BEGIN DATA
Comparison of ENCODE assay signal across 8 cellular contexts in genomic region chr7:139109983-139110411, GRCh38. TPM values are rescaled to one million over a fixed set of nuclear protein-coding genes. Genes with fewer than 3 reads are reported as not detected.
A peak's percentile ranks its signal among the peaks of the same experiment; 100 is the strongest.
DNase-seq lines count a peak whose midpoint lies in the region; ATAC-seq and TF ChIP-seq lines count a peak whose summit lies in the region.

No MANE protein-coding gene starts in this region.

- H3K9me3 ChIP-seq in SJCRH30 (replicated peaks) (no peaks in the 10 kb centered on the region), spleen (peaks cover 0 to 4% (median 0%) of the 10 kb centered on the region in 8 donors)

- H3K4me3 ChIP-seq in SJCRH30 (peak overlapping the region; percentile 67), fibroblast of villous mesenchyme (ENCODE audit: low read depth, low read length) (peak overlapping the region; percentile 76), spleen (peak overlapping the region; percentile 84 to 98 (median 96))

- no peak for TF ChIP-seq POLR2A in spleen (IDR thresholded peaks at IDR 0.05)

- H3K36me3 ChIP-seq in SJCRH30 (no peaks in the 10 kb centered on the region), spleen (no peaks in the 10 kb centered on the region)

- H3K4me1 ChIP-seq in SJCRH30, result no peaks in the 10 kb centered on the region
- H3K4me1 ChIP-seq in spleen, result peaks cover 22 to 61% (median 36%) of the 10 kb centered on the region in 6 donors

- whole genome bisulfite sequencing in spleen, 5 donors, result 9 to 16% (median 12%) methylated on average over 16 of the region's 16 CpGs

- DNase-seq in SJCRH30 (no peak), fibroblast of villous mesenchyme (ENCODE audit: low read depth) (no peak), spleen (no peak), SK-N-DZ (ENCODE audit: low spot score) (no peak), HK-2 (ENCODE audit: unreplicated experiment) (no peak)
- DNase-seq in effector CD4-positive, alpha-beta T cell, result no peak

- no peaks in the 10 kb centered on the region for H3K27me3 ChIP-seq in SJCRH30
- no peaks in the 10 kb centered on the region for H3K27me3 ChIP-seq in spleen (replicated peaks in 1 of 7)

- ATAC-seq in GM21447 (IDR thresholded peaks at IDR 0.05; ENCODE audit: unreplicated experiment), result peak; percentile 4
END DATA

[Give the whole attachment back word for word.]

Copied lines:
Comparison of ENCODE assay signal across 8 cellular contexts in genomic region chr7:139109983-139110411, GRCh38. TPM values are rescaled to one million over a fixed set of nuclear protein-coding genes. Genes with fewer than 3 reads are reported as not detected.
A peak's percentile ranks its signal among the peaks of the same experiment; 100 is the strongest.
DNase-seq lines count a peak whose midpoint lies in the region; ATAC-seq and TF ChIP-seq lines count a peak whose summit lies in the region.

No MANE protein-coding gene starts in this region.

- H3K9me3 ChIP-seq in SJCRH30 (replicated peaks) (no peaks in the 10 kb centered on the region), spleen (peaks cover 0 to 4% (median 0%) of the 10 kb centered on the region in 8 donors)

- H3K4me3 ChIP-seq in SJCRH30 (peak overlapping the region; percentile 67), fibroblast of villous mesenchyme (ENCODE audit: low read depth, low read length) (peak overlapping the region; percentile 76), spleen (peak overlapping the region; percentile 84 to 98 (median 96))

- no peak for TF ChIP-seq POLR2A in spleen (IDR thresholded peaks at IDR 0.05)

- H3K36me3 ChIP-seq in SJCRH30 (no peaks in the 10 kb centered on the region), spleen (no peaks in the 10 kb centered on the region)

- H3K4me1 ChIP-seq in SJCRH30, result no peaks in the 10 kb centered on the region
- H3K4me1 ChIP-seq in spleen, result peaks cover 22 to 61% (median 36%) of the 10 kb centered on the region in 6 donors

- whole genome bisulfite sequencing in spleen, 5 donors, result 9 to 16% (median 12%) methylated on average over 16 of the region's 16 CpGs

- DNase-seq in SJCRH30 (no peak), fibroblast of villous mesenchyme (ENCODE audit: low read depth) (no peak), spleen (no peak), SK-N-DZ (ENCODE audit: low spot score) (no peak), HK-2 (ENCODE audit: unreplicated experiment) (no peak)
- DNase-seq in effector CD4-positive, alpha-beta T cell, result no peak

- no peaks in the 10 kb centered on the region for H3K27me3 ChIP-seq in SJCRH30
- no peaks in the 10 kb centered on the region for H3K27me3 ChIP-seq in spleen (replicated peaks in 1 of 7)

- ATAC-seq in GM21447 (IDR thresholded peaks at IDR 0.05; ENCODE audit: unreplicated experiment), result peak; percentile 4